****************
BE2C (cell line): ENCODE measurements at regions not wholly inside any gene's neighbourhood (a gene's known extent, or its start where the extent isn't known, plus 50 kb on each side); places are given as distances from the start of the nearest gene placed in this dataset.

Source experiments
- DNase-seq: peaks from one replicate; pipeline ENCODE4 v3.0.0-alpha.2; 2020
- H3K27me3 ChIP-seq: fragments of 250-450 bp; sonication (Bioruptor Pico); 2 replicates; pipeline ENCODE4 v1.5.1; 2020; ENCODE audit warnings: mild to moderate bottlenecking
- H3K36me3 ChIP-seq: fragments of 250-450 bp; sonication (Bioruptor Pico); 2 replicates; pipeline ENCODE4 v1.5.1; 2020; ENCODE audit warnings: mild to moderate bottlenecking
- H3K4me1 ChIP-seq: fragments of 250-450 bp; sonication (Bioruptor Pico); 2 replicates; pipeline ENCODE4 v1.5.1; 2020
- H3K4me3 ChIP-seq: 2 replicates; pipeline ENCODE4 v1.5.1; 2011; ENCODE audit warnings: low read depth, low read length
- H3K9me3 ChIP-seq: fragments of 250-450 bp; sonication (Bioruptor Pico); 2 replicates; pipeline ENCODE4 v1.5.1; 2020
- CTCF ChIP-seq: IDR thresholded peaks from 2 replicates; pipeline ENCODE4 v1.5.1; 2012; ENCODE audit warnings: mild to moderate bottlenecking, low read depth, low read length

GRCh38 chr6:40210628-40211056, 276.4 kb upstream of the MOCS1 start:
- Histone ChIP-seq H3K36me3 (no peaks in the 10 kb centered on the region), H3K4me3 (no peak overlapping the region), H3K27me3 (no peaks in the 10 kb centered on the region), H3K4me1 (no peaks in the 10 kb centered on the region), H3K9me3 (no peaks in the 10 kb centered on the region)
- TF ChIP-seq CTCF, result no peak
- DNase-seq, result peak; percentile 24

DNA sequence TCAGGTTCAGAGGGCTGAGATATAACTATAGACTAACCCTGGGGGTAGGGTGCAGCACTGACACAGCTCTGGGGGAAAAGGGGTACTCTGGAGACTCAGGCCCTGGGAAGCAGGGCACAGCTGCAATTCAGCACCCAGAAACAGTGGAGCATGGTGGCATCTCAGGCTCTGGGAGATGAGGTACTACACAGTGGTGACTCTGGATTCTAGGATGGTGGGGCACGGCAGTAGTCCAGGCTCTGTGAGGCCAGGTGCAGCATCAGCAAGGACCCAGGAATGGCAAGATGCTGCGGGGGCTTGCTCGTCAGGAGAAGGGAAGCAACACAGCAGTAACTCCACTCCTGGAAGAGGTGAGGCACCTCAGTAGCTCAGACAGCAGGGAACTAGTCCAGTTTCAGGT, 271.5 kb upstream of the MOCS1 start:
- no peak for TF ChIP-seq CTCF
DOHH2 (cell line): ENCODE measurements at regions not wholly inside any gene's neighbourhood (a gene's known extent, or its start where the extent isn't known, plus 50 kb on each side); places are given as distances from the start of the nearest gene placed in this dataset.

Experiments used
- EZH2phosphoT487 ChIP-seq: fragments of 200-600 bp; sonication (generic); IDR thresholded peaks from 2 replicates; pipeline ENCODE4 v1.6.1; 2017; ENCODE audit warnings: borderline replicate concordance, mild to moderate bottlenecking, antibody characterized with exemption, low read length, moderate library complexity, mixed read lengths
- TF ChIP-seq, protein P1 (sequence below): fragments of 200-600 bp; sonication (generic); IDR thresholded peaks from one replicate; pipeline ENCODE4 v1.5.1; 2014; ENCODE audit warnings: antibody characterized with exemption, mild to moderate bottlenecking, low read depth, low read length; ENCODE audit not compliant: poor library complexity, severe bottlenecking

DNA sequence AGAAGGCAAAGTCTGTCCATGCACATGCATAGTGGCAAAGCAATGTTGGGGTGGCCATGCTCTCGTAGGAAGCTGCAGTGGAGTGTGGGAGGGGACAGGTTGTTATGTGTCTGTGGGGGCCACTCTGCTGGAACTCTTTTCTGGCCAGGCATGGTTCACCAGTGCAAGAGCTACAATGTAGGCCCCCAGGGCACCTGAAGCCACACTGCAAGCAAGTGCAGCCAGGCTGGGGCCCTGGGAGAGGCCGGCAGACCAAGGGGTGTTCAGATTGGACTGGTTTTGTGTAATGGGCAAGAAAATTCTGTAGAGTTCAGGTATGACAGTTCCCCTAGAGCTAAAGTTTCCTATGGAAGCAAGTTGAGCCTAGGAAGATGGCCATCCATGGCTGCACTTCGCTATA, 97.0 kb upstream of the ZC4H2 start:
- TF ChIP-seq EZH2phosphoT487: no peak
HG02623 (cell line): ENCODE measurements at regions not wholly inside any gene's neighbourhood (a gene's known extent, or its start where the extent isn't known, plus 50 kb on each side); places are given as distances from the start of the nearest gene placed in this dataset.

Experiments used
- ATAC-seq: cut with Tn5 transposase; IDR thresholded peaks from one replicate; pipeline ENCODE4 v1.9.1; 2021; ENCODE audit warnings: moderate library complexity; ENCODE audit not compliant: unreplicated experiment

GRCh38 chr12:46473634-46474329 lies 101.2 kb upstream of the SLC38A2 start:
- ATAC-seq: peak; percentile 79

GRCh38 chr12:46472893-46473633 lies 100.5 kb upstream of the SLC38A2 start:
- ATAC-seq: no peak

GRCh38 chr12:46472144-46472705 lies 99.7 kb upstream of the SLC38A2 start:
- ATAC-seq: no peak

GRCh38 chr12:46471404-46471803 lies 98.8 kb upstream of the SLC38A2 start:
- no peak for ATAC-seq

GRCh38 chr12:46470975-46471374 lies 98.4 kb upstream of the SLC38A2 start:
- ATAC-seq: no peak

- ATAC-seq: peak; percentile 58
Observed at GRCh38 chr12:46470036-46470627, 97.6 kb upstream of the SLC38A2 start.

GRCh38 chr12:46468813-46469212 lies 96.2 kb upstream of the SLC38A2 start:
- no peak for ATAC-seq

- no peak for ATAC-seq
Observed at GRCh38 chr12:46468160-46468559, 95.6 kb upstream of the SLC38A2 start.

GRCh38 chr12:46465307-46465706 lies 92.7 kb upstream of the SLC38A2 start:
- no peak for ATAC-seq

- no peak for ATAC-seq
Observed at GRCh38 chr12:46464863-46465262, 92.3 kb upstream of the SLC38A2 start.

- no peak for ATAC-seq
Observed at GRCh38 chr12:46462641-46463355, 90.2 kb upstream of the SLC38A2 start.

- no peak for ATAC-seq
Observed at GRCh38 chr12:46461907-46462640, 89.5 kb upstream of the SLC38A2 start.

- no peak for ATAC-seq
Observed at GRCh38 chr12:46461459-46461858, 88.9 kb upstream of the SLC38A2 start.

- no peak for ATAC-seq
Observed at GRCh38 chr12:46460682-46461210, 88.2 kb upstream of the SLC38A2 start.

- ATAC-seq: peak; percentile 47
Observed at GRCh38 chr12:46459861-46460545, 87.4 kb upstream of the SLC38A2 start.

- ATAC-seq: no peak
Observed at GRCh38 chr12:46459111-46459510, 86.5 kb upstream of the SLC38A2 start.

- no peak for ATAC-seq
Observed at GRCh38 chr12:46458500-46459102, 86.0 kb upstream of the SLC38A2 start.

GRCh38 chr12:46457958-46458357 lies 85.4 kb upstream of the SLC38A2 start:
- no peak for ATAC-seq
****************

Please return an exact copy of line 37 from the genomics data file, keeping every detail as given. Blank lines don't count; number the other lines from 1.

GRCh38 chr12:46468813-46469212 lies 96.2 kb upstream of the SLC38A2 start: